With the new raised garden constructed from sheets of corrugated steel, standing on end, the top edges are the most exposed, and are quite sharp. We need some way to dull them, to prevent cuts and scrapes.
After some looking around, it appears that what we need is an "edge trim". Searching the Internet, we find a company called "Trim-lok" that makes such things, and has a large variety of them. We think the steel sheets are about .025 inches thick, which leads us to wanting the 750B2X1/32 edge trim.
But all the documentation discusses a straight edge, not a corrugated (or wavy) edge. Luckily, Trim-Lok is willing to send us a sample, and trying to install the sample on the corrugated steel sheets shows that it works fine. Trim-Lok sells it in 500 foot rolls, but we only need 26 feet (the circumference of the 65 inch by 90 inch raised bed). But they point me to Grainger who carry the 750B2X1/32 edge trim in 25 foot lengths ($34.21).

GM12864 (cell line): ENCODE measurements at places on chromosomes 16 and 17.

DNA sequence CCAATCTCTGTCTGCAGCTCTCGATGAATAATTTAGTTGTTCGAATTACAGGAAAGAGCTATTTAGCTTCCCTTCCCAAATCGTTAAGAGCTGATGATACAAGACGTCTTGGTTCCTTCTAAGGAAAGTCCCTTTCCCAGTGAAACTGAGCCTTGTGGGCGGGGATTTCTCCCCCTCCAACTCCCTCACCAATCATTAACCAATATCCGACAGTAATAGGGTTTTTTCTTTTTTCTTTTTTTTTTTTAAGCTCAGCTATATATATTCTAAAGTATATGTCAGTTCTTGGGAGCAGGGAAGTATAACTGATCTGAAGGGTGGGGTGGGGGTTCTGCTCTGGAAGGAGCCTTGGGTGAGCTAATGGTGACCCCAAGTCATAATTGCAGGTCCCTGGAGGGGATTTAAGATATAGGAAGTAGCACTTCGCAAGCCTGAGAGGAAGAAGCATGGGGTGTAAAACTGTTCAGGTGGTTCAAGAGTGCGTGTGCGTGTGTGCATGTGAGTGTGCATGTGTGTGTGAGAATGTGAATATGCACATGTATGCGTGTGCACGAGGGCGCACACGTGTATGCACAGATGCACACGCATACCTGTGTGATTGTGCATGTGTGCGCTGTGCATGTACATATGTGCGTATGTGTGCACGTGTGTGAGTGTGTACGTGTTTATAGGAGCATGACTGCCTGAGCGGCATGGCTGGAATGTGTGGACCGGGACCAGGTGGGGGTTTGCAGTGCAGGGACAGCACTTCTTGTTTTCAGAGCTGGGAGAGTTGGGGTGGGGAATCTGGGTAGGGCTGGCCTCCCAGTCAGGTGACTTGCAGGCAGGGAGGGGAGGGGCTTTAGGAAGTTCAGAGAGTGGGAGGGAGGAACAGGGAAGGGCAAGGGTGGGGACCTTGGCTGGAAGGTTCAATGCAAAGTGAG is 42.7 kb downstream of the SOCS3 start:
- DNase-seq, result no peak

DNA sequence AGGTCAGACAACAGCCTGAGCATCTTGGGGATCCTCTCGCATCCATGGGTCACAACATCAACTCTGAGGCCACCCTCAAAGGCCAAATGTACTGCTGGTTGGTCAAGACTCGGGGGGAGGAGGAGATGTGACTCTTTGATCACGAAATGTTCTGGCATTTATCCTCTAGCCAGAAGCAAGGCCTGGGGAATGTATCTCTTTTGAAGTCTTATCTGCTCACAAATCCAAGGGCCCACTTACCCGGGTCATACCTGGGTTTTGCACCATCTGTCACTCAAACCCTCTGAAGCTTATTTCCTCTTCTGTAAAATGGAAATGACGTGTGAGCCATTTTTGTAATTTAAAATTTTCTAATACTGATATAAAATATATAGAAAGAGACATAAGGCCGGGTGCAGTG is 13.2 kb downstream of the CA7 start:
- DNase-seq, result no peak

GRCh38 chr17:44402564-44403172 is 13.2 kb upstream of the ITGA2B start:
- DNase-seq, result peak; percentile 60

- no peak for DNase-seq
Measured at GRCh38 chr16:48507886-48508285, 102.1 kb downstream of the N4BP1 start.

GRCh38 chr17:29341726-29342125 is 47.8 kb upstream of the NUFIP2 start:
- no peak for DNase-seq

Then it's down to installing it. This took more work than I thought.
Mostly it slips on pretty well -- the plastic body has enough flexibility to bend first one way and then the other, back and forth following the curves of the edge of the corrugated sheet metal. It was a bit like weaving. Position the edge trim over the sheet metal and then push down to insert the metal edge into the edge trim.
The hardest part was where two sheets overlapped. At these sections, we have two sheets of sheet metal, but the edge trim is wide enough to just barely fit over them. We used C-clamps to hold the metal together while putting the edge trim over them.
We first did the back wall, then the East side, the front and the West side.
And once the trim was all in place, we could fill the raised garden right to the brim with dirt.